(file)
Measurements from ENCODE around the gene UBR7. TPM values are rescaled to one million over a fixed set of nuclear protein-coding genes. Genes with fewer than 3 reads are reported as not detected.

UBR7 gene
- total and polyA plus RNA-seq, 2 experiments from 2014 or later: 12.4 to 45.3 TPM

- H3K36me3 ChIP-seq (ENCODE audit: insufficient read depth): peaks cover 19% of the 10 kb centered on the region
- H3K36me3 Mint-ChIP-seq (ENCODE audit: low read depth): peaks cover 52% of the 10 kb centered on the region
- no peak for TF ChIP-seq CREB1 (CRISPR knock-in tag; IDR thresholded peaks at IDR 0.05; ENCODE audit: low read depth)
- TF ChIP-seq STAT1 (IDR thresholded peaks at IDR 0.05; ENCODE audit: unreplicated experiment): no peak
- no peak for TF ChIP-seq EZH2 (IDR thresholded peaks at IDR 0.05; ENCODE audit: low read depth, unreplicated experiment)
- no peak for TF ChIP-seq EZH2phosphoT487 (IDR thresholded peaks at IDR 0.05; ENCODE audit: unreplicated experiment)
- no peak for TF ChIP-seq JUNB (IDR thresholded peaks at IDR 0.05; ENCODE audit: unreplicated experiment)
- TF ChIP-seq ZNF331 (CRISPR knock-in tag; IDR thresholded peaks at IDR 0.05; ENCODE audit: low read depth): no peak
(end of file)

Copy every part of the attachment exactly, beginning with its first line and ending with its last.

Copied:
Measurements from ENCODE around the gene UBR7. TPM values are rescaled to one million over a fixed set of nuclear protein-coding genes. Genes with fewer than 3 reads are reported as not detected.

UBR7 gene
- total and polyA plus RNA-seq, 2 experiments from 2014 or later: 12.4 to 45.3 TPM

- H3K36me3 ChIP-seq (ENCODE audit: insufficient read depth): peaks cover 19% of the 10 kb centered on the region
- H3K36me3 Mint-ChIP-seq (ENCODE audit: low read depth): peaks cover 52% of the 10 kb centered on the region
- no peak for TF ChIP-seq CREB1 (CRISPR knock-in tag; IDR thresholded peaks at IDR 0.05; ENCODE audit: low read depth)
- TF ChIP-seq STAT1 (IDR thresholded peaks at IDR 0.05; ENCODE audit: unreplicated experiment): no peak
- no peak for TF ChIP-seq EZH2 (IDR thresholded peaks at IDR 0.05; ENCODE audit: low read depth, unreplicated experiment)
- no peak for TF ChIP-seq EZH2phosphoT487 (IDR thresholded peaks at IDR 0.05; ENCODE audit: unreplicated experiment)
- no peak for TF ChIP-seq JUNB (IDR thresholded peaks at IDR 0.05; ENCODE audit: unreplicated experiment)
- TF ChIP-seq ZNF331 (CRISPR knock-in tag; IDR thresholded peaks at IDR 0.05; ENCODE audit: low read depth): no peak